It should also be mentioned here that there has not been any large-scale coordinated investigation on the soil and water environment downstream of the WRB to evaluate the effectiveness of the WRB in stopping the contamination since its construction. The fact that there have been no complaints from the communities downstream of the WRB on heavy contamination is considered as good evidence of effective control of heavy metals by the WRB. A study on the distribution of heavy metals in the bottom sediment of the Watarase River showed that concentrations of heavy metals decreased very significantly from upstream to downstream before it joins the Tone River [26]. Although more than 100 years elapsed, an in-depth re-visit to the effectiveness of the WRB to control the pollution is worth conducting.

4. Conclusions

The environmental changes that have taken place in the area of the WRB, and the associated drivers for these changes, are presented in Figure 8. After the mining-caused pollution due to the operation of the Ashio Copper Mine was revealed, the policy of preventing toxic heavy metals from being transported further downstream towards more populated regions led to the construction of the Watarase Retarding Basin. Creating the WRB in turn transformed paddy fields to ponds. This change in the landscape drove those villagers who had lost their farmlands but were able to remain in their homes to make their living from newly created fisheries. As sediments brought about by flooding accumulated in the retarding basin, ponds were gradually converted to reed beds. Local livelihoods were shifted again, this time from fisheries to the making of reed-based products. Utilizing the reeds in this way directly contributed to the removal of heavy metals from the soil and can be considered as a primitive form of phytoremediation. The burning of reeds to maintain the growth of good quality reeds maintains the wetland’s capacity for removing heavy metals from the soil. In other words, the wise use of wetland resources contributed to the environmental improvement of the WRB. In 2012, the registration of the WRB as a Ramsar site served as a new driver for better and more integrative management of the wetland. Ecotourism in the WRB is now gaining momentum and many tourists come to see the large-scale reed wetland; the burning of reeds is an especially big attraction. However, ecotourism in the wetland has made little contribution to the local economy.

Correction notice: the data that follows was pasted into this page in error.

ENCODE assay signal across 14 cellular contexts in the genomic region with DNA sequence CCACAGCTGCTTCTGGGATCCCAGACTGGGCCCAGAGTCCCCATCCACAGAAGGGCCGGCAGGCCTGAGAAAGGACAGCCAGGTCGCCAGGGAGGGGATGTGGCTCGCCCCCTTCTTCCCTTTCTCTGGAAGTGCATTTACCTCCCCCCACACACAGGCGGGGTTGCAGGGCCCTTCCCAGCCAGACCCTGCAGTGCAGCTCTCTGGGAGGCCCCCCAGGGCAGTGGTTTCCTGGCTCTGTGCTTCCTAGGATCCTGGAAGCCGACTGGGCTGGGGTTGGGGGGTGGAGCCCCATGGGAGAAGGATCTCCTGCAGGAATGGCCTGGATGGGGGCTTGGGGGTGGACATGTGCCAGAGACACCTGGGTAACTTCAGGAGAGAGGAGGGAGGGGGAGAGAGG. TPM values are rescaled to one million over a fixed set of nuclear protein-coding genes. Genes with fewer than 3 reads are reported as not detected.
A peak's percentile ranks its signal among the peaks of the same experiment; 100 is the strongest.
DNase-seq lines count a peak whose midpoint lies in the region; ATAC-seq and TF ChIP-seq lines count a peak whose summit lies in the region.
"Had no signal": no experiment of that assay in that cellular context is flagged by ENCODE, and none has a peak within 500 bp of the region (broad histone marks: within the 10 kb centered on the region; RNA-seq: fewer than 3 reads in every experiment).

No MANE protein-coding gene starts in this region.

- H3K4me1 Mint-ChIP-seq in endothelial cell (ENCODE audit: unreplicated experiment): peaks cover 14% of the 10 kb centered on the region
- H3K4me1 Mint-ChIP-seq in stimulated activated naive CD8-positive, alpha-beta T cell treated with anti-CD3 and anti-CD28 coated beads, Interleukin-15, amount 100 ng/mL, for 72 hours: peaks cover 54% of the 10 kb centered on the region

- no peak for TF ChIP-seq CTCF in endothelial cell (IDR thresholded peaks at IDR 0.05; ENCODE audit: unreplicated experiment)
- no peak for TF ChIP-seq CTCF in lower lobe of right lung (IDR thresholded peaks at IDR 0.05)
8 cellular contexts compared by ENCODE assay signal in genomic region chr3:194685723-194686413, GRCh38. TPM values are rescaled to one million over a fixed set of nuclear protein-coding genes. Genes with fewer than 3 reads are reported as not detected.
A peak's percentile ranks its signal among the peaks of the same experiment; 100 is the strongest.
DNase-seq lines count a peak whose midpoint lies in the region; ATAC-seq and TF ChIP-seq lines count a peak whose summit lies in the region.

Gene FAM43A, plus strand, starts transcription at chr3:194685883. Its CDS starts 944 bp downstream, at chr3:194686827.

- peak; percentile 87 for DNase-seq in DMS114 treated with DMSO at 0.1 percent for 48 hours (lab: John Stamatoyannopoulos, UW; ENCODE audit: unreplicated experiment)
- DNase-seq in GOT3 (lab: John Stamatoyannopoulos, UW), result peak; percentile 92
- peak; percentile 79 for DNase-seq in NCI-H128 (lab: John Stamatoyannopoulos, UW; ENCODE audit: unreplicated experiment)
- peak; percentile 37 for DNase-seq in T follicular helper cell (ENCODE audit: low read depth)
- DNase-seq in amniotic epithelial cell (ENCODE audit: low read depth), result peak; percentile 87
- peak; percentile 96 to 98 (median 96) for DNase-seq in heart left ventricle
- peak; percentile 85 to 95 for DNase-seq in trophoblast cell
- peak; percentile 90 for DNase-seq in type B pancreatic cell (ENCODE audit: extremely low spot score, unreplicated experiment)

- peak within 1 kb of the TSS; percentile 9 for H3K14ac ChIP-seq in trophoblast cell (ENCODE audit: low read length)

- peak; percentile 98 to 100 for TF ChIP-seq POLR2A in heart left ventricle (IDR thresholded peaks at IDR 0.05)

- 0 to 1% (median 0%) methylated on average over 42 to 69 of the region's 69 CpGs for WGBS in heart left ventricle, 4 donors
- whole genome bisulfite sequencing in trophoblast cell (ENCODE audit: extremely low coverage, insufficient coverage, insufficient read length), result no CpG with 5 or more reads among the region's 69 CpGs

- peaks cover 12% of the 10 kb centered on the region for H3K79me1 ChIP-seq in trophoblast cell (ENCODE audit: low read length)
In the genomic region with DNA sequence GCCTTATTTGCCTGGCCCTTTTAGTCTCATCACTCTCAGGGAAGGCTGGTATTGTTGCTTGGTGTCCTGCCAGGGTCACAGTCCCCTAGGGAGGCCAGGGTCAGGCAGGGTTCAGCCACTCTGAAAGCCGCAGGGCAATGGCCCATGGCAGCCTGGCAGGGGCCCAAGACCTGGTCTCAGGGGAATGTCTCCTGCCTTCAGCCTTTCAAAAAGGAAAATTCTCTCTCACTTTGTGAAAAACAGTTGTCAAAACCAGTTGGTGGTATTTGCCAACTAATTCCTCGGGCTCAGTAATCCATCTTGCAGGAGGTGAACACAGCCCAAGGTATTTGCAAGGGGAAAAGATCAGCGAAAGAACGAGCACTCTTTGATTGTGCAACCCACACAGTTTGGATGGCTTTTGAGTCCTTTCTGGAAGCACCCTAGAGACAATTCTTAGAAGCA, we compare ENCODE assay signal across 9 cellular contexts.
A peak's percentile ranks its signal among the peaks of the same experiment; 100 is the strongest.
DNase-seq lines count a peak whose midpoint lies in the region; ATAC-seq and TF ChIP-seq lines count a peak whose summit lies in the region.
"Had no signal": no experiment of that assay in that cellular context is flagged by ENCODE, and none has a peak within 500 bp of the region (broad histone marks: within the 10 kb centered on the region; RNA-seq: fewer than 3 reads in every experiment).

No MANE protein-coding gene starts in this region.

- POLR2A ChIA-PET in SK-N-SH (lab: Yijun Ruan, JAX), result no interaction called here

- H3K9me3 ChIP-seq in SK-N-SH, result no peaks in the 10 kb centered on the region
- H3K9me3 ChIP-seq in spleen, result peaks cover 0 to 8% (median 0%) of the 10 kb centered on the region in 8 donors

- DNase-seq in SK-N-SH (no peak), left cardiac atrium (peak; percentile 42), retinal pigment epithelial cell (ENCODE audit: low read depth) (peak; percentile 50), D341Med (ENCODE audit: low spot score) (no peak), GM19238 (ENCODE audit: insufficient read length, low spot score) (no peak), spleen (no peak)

The investigation of heavy metals residues in the WRB found that the burning of reeds led to a reduction in the concentrations of heavy metals in the soil. One explanation for this is that the burning process promotes seed germination and healthy reeds absorb heavy metals during their growing period. During the 1950s, the reed burning contributed to both the expanding reed-product business, by supporting good quality reed growth, and the removal of heavy metals from the soil. Today, reed burning contributes to ecotourism, supports biodiversity and continues to remove heavy metals from the soil. Therefore, reed burning can be considered as good wetland management practice, although it may have some negative effects on air quality in surrounding areas.